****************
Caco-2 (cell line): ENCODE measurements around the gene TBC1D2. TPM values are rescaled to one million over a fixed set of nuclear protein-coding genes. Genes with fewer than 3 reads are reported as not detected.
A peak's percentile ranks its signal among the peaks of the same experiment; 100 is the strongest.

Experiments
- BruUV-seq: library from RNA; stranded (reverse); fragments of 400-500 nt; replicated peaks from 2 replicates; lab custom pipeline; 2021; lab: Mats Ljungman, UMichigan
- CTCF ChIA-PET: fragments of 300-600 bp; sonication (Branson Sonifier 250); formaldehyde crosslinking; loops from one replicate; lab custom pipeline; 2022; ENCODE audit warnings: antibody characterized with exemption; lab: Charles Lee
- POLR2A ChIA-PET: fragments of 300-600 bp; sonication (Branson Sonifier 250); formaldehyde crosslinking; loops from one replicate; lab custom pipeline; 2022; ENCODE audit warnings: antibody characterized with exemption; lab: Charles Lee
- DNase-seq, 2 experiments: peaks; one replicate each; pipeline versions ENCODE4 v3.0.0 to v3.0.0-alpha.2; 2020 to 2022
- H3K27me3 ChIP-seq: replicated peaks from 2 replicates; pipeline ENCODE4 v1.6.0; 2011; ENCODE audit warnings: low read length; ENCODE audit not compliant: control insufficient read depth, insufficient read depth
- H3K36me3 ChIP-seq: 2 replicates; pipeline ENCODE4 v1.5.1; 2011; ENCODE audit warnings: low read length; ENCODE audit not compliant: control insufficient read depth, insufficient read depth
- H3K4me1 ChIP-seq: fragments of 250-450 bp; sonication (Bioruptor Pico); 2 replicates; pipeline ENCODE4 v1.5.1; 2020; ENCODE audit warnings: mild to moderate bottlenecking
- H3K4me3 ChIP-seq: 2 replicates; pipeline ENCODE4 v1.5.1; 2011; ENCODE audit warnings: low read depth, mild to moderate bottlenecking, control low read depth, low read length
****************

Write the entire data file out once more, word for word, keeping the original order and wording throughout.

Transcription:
Caco-2 (cell line): ENCODE measurements around the gene TBC1D2. TPM values are rescaled to one million over a fixed set of nuclear protein-coding genes. Genes with fewer than 3 reads are reported as not detected.
A peak's percentile ranks its signal among the peaks of the same experiment; 100 is the strongest.

Experiments
- BruUV-seq: library from RNA; stranded (reverse); fragments of 400-500 nt; replicated peaks from 2 replicates; lab custom pipeline; 2021; lab: Mats Ljungman, UMichigan
- CTCF ChIA-PET: fragments of 300-600 bp; sonication (Branson Sonifier 250); formaldehyde crosslinking; loops from one replicate; lab custom pipeline; 2022; ENCODE audit warnings: antibody characterized with exemption; lab: Charles Lee
- POLR2A ChIA-PET: fragments of 300-600 bp; sonication (Branson Sonifier 250); formaldehyde crosslinking; loops from one replicate; lab custom pipeline; 2022; ENCODE audit warnings: antibody characterized with exemption; lab: Charles Lee
- DNase-seq, 2 experiments: peaks; one replicate each; pipeline versions ENCODE4 v3.0.0 to v3.0.0-alpha.2; 2020 to 2022
- H3K27me3 ChIP-seq: replicated peaks from 2 replicates; pipeline ENCODE4 v1.6.0; 2011; ENCODE audit warnings: low read length; ENCODE audit not compliant: control insufficient read depth, insufficient read depth
- H3K36me3 ChIP-seq: 2 replicates; pipeline ENCODE4 v1.5.1; 2011; ENCODE audit warnings: low read length; ENCODE audit not compliant: control insufficient read depth, insufficient read depth
- H3K4me1 ChIP-seq: fragments of 250-450 bp; sonication (Bioruptor Pico); 2 replicates; pipeline ENCODE4 v1.5.1; 2020; ENCODE audit warnings: mild to moderate bottlenecking
- H3K4me3 ChIP-seq: 2 replicates; pipeline ENCODE4 v1.5.1; 2011; ENCODE audit warnings: low read depth, mild to moderate bottlenecking, control low read depth, low read length